DRC chokes communications as vote counting continues after tense elections

Isaac Cain
January 5, 2019

The US House foreign affairs committee has urged authorities in the Democratic Republic of Congo to ensure votes are counted transparently, saying Sunday's presidential election had been "neither free nor fair".

The National Episcopal Conference of Congo (CENCO) urged election authorities to publish results "in keeping with truth and justice".

The church, a powerful voice in the heavily Catholic nation, deployed some 40,000 electoral observers but could not say who the clear victor appeared to be, as Congo's electoral regulations forbid anyone but the electoral commission to announce results.

More than a third of polling stations in the December 30 election were missing voting materials when polls opened, according to a CENCO report on Thursday which outlined various shortfalls in the election's organization.

In a separate statement, Congo's ruling party called the church's attitude "irresponsible and anarchist".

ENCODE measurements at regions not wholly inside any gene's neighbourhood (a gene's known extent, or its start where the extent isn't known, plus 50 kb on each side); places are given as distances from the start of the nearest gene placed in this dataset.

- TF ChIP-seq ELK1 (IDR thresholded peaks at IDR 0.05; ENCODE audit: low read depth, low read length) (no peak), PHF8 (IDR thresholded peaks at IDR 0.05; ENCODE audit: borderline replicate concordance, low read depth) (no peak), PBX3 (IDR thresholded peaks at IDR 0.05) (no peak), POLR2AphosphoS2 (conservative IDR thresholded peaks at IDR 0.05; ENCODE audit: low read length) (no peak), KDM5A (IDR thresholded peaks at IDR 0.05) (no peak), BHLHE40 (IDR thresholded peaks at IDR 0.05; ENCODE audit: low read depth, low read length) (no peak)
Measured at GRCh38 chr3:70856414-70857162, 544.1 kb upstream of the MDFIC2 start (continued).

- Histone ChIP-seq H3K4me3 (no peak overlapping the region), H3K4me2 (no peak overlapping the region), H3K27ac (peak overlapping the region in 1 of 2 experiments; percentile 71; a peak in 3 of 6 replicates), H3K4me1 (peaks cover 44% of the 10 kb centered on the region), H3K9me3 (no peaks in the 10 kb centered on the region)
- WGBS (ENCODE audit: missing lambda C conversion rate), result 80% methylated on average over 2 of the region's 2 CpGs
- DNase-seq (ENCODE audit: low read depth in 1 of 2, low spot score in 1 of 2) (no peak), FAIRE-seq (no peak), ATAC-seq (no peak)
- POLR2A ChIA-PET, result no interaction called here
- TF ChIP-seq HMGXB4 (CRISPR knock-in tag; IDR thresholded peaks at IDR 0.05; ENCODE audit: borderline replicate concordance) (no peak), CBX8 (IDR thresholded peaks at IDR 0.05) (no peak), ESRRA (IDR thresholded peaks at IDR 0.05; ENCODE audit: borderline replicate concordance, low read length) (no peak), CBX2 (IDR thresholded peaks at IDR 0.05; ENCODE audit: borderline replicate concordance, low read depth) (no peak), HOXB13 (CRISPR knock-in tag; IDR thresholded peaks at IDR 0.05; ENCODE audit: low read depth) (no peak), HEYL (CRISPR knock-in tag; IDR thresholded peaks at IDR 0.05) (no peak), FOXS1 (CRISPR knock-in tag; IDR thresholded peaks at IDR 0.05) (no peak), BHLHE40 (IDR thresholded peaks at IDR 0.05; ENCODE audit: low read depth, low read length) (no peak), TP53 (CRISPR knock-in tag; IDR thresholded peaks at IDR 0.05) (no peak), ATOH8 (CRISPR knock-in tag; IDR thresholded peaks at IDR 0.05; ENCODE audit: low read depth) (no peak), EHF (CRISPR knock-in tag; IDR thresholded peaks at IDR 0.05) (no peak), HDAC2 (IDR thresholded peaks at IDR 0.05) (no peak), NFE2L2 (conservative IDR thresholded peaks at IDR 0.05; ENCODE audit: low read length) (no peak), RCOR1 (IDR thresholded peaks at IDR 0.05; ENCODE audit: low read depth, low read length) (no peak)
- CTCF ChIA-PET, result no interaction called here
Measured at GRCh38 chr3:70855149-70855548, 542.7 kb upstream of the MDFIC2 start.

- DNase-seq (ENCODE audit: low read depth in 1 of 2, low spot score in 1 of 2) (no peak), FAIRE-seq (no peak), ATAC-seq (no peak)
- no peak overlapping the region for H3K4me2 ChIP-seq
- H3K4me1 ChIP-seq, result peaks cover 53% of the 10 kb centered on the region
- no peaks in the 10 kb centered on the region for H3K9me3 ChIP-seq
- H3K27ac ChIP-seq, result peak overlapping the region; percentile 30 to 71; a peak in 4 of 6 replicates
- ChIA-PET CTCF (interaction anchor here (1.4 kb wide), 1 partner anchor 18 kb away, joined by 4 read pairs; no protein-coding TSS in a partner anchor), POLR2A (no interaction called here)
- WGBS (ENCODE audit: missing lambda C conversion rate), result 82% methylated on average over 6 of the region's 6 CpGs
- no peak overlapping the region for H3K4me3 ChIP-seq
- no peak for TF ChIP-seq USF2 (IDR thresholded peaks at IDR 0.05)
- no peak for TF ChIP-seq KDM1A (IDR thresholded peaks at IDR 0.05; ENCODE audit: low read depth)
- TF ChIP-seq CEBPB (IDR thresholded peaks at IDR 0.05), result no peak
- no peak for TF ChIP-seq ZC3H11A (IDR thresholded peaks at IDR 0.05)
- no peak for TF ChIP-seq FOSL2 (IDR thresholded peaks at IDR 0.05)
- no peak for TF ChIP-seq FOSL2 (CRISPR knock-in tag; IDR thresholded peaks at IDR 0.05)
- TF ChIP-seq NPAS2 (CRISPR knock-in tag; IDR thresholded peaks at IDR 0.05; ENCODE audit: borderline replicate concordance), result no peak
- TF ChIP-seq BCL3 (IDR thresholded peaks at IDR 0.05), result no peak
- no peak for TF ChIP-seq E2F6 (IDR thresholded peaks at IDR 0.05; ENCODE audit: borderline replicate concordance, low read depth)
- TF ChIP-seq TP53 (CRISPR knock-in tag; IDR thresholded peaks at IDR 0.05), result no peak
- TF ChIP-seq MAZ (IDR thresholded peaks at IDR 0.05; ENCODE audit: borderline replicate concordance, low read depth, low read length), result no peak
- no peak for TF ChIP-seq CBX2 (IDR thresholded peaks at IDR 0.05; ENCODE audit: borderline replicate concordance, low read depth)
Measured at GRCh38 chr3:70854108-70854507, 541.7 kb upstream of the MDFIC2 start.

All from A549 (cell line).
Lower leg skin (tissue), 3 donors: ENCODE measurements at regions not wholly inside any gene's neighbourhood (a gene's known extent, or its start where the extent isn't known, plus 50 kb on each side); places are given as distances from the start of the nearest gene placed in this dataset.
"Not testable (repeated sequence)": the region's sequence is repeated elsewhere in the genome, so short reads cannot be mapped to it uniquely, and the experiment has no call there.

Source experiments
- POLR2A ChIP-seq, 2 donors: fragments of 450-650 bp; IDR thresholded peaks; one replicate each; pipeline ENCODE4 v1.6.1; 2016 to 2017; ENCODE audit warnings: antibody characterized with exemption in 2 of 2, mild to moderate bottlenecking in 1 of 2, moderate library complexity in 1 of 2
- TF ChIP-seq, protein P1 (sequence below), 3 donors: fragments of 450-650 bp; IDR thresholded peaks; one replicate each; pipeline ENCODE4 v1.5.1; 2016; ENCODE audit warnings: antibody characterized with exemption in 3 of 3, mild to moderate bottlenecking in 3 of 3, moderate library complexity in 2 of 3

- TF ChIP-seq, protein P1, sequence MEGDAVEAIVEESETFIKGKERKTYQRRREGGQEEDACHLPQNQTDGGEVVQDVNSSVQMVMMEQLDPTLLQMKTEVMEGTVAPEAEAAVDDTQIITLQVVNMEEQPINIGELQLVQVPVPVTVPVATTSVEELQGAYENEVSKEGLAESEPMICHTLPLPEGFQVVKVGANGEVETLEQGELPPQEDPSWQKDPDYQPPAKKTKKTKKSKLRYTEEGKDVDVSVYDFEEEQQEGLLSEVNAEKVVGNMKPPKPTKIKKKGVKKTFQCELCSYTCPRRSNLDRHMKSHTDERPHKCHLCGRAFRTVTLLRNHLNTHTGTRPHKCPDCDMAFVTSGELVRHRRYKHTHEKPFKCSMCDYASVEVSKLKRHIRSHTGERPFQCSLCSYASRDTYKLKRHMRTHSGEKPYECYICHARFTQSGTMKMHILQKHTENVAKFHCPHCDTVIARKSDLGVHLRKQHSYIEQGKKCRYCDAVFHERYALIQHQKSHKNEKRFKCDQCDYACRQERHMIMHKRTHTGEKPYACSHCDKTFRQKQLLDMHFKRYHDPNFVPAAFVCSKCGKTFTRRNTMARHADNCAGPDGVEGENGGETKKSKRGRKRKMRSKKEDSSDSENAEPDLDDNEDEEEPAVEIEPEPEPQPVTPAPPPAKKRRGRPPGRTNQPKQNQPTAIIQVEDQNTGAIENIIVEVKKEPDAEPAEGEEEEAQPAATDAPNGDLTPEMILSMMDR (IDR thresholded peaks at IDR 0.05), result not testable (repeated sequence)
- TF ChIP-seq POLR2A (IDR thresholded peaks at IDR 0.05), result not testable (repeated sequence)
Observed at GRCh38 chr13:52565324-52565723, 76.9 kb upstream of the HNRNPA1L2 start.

Ambassador Francois Delattre spoke Friday at United Nations headquarters after a closed-door council meeting that France called. The election, which is meant to mark Congo's first democratic transfer of power, has already been marred by violence and logistical problems.

The EU has called on the Democratic Republic of Congo to restore Internet access, which operators say was cut on government orders. There was no immediate reaction from the government, though regional monitors earlier said the December 30 vote was "relatively well-managed" given the challenges involved.

More news: US Golden Globe Awards provide golden showcase for Asians

However, the fragile peace in place since the disastrous wars that rocked the continent from 1996 to 2003 is feared to hinge on the results of the election, and the favored candidate of outgoing President Joseph Kabila, in power since his father's assassination in 2001, was behind in the polls.

Both the opposition and Kabila's hand-picked candidate claim they have won, without posting specific figures.

Human Rights Watch also warned against any manipulation of the results. "We are watching carefully, and we are calling on all sides to refrain from the use of violence".

"The holding of these elections constitutes, in itself, a first great victory for the Congolese people", it said.

Opinion polls had shown Shadary trailing Fayulu and Tshisekedi, who have been buoyed by rising dissatisfaction with Kabila's tenure. The station has carried extensive coverage of the presidential election in this francophone country.

But critics say there has been little improvement in the quality of life for average Congolese and accuse the government of brutally suppressing dissent.

Other reports by LeisureTravelAid

Discuss This Article

FOLLOW OUR NEWSPAPER